* Republicans push to continue all Bush tax cuts
* Bill Clinton comment stokes tax debate
* Gene Sperling says "grand compromise" must include taxes
By Caren Bohan and Thomas Ferraro
SAN FRANCISCO/WASHINGTON, June 6 President
Barack Obama's Democrats traded shots with Republicans on
Wednesday about how best to avoid a year-end "fiscal cliff," as
the administration insisted on the need to let tax cuts for
wealthier Americans expire as scheduled on Jan. 1.
The prospect of higher taxes and automatic spending cuts
that kick in next year have spurred calls for Obama to
temporarily extend all of the Bush-era tax breaks to coax
Republicans into a sweeping debt deal, but the White House stood
"President Obama has been clear about his position and it
has not changed," White House press secretary Jay Carney told
reporters traveling with Obama to California. "We should not
extend and he will not extend the ... Bush-era tax cuts for the
wealthiest two percent of the American people."
A top Obama aide separately said the administration was open
to a sweeping deal to tackle the debt, if it was "balanced" to
include tax revenues as well as spending cuts.
"There is no reason that we as a country should not be able
to come together on a balanced grand compromise," White House
National Economic Council director Gene Sperling said in
prepared remarks to the Economic Club of New York.
Leading Democrats in Congress chimed in to back Obama.
"We agree with the administration that Republicans should
not risk a tax hike on the middle class on Jan. 1 by insisting
that millionaires and billionaires get a tax break too," said
Brian Fallon, a Senate Democratic leadership spokesman.
But Republicans, vying to oust Obama from the White House in
the Nov. 6 election, stepped up their calls for a quick
extension of across-the-board income tax cuts first enacted
under former President George W. Bush, a Republican.
Fanning the debate, former Democratic President Bill Clinton
told CNBC on Tuesday that "I don't have any problem with
extending all of it now," although he argued making the cuts
permanent for the rich would be an error.
His spokesman, Matt McKenna, subsequently said that Clinton
did not support extending tax cuts for rich Americans.
Republicans in the House of Representatives plan to hold a
vote on extending the Bush tax cuts this summer, possibly before
Congress heads out for a month-long recess in August.
House Ways and Means Committee Chairman David Camp told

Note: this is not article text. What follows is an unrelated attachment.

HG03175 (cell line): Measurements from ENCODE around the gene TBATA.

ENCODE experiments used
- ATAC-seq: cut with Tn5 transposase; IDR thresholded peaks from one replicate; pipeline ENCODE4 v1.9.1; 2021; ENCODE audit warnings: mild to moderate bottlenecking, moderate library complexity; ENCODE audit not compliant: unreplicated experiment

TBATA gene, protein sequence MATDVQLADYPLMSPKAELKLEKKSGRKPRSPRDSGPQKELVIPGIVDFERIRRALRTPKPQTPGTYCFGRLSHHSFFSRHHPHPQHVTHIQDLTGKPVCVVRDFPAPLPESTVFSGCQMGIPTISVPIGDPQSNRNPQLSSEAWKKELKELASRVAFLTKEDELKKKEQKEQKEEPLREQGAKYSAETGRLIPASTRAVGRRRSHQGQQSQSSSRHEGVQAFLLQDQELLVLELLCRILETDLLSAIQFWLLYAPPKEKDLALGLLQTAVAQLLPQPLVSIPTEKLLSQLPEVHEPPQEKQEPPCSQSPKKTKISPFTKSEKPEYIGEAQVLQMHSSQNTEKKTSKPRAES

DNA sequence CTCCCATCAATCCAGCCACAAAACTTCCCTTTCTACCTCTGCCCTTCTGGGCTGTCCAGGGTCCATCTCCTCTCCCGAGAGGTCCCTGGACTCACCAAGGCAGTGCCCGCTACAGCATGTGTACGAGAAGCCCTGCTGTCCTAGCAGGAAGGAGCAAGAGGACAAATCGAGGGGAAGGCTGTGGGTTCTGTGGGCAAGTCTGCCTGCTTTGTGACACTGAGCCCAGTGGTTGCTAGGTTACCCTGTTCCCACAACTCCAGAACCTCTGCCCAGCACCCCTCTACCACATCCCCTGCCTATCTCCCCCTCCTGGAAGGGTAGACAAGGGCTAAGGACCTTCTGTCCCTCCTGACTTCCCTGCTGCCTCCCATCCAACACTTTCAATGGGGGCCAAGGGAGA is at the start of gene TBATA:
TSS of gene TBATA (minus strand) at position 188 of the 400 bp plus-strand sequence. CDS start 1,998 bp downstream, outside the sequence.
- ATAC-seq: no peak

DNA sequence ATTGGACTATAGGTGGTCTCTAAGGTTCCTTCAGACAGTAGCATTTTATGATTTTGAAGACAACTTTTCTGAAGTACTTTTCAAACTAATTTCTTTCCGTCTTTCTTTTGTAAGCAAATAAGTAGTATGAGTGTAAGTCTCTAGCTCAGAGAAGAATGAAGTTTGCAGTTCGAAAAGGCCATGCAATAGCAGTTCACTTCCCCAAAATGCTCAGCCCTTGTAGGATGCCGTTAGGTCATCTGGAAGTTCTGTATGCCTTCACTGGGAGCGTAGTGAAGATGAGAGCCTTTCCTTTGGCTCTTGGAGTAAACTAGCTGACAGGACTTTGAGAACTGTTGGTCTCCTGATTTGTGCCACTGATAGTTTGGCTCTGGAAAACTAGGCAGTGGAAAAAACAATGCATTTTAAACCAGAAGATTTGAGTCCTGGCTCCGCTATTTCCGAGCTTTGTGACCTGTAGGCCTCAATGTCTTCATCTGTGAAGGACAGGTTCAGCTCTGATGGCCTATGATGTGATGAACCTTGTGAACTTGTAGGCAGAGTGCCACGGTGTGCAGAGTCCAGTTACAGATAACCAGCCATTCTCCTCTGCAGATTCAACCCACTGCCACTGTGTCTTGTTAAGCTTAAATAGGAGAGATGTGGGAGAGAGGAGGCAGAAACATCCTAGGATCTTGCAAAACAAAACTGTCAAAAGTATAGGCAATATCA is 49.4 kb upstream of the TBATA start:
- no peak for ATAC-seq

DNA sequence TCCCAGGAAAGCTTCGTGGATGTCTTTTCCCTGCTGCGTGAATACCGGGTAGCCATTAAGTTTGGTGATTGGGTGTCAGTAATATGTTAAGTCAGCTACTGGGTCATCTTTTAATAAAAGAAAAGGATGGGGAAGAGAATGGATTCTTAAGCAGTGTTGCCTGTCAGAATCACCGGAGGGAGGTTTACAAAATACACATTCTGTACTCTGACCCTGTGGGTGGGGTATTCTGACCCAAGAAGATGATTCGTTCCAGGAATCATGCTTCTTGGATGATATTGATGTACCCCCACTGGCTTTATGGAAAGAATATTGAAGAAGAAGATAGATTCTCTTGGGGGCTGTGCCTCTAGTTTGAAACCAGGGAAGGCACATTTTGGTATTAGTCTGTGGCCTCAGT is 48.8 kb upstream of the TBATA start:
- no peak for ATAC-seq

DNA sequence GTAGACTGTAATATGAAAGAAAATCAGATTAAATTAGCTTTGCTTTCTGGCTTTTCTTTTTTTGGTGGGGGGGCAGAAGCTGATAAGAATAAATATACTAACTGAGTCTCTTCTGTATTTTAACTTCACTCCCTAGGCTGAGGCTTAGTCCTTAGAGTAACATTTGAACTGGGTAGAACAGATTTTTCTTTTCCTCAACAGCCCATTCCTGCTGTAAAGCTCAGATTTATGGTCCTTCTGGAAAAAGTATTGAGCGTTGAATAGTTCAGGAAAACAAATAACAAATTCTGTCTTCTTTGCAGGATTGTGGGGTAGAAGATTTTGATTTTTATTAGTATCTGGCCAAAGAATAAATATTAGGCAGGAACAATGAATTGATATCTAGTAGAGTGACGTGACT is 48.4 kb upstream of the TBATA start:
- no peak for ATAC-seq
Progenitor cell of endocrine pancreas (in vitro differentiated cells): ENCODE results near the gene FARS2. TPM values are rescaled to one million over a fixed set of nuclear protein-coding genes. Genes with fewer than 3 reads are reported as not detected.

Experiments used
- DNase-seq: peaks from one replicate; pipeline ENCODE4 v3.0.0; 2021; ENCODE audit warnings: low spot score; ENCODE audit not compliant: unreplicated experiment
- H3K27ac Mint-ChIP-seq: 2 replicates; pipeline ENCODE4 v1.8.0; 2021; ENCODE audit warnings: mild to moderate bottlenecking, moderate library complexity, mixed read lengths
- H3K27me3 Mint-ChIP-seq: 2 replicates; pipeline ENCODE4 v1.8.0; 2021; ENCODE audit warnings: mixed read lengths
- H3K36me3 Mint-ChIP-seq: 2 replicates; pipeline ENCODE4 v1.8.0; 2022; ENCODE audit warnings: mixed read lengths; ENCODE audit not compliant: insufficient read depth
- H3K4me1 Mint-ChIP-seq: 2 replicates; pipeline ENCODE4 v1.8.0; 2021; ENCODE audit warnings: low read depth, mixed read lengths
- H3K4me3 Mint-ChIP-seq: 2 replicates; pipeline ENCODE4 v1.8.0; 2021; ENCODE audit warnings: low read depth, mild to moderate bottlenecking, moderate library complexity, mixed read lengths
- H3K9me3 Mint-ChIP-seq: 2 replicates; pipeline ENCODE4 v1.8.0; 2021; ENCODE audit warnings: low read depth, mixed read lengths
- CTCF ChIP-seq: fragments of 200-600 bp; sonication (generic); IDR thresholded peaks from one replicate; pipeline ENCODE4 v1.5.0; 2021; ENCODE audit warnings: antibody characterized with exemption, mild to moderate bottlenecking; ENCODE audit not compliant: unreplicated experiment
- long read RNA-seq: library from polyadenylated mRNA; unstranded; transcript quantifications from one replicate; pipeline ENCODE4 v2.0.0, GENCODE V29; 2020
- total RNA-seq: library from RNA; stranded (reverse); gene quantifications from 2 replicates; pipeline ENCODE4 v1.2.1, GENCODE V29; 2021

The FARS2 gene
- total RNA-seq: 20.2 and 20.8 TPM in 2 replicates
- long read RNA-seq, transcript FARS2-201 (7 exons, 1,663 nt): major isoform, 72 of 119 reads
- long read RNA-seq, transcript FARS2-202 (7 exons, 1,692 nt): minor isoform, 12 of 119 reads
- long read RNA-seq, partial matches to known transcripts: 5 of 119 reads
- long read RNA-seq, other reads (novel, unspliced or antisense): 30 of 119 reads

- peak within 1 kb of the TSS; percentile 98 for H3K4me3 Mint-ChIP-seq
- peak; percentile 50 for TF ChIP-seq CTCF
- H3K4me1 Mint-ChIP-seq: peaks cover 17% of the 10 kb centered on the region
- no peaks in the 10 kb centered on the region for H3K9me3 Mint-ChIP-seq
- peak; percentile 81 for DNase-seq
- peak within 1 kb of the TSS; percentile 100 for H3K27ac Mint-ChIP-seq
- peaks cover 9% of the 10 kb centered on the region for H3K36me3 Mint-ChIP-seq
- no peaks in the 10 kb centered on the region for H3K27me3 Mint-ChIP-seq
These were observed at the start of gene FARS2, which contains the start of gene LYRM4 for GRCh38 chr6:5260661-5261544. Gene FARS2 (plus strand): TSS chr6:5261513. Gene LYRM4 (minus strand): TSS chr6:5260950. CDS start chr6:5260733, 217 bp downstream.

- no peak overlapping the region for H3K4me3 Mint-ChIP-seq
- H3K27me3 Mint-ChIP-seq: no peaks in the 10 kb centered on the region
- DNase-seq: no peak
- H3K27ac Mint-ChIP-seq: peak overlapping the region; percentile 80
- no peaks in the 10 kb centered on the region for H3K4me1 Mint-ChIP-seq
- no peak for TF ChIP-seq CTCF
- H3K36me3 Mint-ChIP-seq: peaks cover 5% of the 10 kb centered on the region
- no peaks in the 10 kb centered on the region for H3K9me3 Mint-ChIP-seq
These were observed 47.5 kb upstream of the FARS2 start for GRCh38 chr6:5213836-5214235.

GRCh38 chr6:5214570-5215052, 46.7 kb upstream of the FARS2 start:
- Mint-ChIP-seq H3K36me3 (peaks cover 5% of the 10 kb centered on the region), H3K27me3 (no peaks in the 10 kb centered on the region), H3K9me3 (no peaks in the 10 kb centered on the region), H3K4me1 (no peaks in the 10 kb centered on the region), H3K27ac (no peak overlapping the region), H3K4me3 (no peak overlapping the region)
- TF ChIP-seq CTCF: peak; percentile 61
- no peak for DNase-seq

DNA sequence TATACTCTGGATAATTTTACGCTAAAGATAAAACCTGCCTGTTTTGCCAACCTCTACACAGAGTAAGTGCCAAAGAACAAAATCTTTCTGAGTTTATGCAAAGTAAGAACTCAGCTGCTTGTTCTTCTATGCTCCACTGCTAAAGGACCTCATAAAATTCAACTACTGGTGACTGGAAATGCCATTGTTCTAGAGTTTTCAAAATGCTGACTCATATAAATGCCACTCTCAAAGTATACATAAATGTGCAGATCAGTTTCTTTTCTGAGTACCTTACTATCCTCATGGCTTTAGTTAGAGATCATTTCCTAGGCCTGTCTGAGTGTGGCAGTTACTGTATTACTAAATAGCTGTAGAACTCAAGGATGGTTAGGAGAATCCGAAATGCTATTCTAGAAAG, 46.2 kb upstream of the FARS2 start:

Reuters that Republicans plan to link the vote to the broader
issue of a major overhaul of U.S. tax laws and include a
mechanism that would force Congress to act quickly next year.
Tepid U.S. job creation in May and a festering European debt
crisis have fanned concern about the strength of the U.S.
recovery ahead of a so-called "fiscal cliff" on Jan. 1, which
some economists say will sharply reduce economic growth.
Income tax cuts signed into law by Bush expire at the end of
this year. And in January, deep automatic government spending
cuts start kicking in, unless Congress either agrees to a
sweeping deal to curb the U.S. deficit before that deadline or
passes legislation specifically stopping the scheduled spending
Analysts and some politicians argue that threat should spur
action by lawmakers, but there has been little sign of a
willingness for a deal before the Nov. 6 elections.
Obama has consistently argued that taxes on households
making over $250,000 a year should be allowed to rise to the
pre-Bush level of 39.6 percent, from 35 percent at the moment.
House Democratic leader Nancy Pelosi, however, has opened
the door to increasing taxes starting at the $1 million annual
Obama says he will not agree to further spending cuts
without steps to increase tax revenues, which Republicans
Larry Summers, a former U.S. treasury secretary under
Clinton and former top economic aide to Obama, said on MSNBC on
Wednesday that "we've got to make sure we don't take the
gasoline out of the economy at the end of this year."
Summers did not say the tax cuts for the richest Americans
should be extended, but Republicans, as they pushed to preserve
lower tax rates for everyone, seized on his remark as evidence
of a split between Obama and the two Democratic heavyweights.
"It's pretty obvious that the economy needs the certainty of
the extension of the current tax rates for at least a year,"
said Mitch McConnell, the top Republican in the U.S. Senate.
"That would also give us the time to begin to grapple with
something we all agree we need to do on a bipartisan basis,
which is to reform the whole tax code," McConnell said.